Telephone triage is essentially practicing emergency room nursing over the phone and requires skill. Not just with patient assessment, but it requires multitasking, shifting perspectives, being confident in the decisions you make and the advice you give, all while being able to quickly move callers through the virtual ED so you can provide the same care to the next patient that needs you.

Monday, July 30, 2018

Telephone Triage Is Not Right for Everyone

You may be considering a remote telephone triage position, and don’t know if it is the right fit for you. Telework nursing is not for everyone, and the characteristics of a successful remote employee should be considered.
Many people are very social and need considerable interaction with co-workers to remain happy in their position and to feel fulfilled. Telephone triage would not be an ideal position for those who thrive on social interaction on a daily basis. On the other hand, it is usually not a good fit for those who describe themselves as loners either. An isolated environment, such as the telephone triage role, could be detrimental to a nurse who already is limited themselves with social contact. It would   exacerbate pre-existing social problems.  Telephone triage is ideal for those nurses who enjoy working alone, but do not limit themselves from having contact with others.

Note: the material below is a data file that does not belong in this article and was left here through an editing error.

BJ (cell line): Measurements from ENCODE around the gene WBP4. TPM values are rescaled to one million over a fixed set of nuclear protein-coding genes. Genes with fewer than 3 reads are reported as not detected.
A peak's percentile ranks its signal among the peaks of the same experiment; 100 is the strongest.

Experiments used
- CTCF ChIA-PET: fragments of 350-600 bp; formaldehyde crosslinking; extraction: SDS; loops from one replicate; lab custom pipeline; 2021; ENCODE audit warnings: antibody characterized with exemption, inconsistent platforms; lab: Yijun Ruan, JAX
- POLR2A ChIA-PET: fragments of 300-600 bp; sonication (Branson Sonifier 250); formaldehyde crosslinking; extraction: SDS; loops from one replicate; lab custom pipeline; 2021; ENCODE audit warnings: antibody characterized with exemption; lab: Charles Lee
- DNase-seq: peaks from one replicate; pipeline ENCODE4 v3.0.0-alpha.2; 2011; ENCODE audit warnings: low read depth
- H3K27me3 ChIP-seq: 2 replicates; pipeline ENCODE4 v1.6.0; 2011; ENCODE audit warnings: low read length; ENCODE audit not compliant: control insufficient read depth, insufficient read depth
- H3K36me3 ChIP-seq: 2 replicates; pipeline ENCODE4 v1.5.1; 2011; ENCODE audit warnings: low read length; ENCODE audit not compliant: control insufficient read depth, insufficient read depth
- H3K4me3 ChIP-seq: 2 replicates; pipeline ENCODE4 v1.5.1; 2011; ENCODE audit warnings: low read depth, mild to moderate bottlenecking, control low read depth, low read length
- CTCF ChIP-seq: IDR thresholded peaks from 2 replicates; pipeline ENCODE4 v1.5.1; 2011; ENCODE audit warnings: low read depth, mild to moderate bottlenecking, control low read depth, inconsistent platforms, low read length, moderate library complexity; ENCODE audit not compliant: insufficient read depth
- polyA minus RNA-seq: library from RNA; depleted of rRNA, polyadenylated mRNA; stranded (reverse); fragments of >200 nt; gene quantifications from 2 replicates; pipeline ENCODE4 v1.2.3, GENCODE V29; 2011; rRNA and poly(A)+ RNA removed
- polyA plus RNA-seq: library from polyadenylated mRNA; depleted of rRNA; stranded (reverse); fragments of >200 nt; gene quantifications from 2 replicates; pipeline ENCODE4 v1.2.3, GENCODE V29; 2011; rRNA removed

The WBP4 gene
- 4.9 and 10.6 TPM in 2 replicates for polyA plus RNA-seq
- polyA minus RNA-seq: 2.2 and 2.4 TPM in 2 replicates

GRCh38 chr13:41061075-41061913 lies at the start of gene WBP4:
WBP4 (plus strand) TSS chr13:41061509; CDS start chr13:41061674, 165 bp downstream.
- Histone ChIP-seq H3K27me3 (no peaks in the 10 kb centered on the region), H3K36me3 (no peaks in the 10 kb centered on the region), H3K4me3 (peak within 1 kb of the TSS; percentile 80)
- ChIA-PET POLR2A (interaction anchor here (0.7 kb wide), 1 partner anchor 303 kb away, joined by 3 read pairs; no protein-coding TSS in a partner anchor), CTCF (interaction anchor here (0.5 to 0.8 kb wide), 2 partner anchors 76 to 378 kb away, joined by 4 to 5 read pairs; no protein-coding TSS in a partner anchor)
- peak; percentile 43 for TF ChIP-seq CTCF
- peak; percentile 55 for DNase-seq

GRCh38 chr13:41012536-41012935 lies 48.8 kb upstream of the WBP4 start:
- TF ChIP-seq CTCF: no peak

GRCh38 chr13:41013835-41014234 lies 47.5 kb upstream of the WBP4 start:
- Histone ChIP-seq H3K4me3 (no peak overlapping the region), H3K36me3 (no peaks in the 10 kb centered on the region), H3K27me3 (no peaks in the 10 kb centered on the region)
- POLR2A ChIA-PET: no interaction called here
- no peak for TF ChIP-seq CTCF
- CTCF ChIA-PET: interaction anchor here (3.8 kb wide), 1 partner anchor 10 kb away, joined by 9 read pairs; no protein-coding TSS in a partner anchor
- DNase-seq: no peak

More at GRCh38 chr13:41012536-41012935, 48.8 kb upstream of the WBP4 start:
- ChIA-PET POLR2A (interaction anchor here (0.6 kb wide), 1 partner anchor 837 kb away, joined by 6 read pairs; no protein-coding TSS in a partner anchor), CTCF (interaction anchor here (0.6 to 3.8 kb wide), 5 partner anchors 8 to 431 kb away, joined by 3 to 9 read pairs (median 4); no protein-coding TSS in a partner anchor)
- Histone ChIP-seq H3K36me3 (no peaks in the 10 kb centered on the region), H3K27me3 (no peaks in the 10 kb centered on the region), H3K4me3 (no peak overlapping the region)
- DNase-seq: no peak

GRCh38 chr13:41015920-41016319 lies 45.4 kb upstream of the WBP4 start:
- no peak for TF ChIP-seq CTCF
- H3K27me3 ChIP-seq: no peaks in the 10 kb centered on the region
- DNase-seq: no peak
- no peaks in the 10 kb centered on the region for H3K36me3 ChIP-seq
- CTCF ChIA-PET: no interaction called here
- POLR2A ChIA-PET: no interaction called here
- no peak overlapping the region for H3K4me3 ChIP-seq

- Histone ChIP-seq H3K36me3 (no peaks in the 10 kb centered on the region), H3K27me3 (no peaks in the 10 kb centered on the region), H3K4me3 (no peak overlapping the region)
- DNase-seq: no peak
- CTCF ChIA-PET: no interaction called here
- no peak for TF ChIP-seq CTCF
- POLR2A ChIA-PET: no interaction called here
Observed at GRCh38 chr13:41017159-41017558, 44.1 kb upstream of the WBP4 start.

Telephone triage nurses need to be self-starters. They must possess a strong work ethic and not require close supervision to get the job done. Working remotely does not mean a chance to fool around or that there is no pressure. Experienced, remote telephone triage nurses understand this. The entire system would not function without self-starters in these positions.
Telephone triage nurses must be technology competent. Working remotely requires you must be proficient in the use of computers as it is required for the job and communication. This could include specialized software programs, instant messaging, desk-top faxing, emails and appointments functions, tele web conferencing and any other tools that the nurse may be required to use. The successful telephone triage nurse is not afraid of technology, because if something goes wrong, they must be able to trouble shoot it and know how to fix it or where to go for help.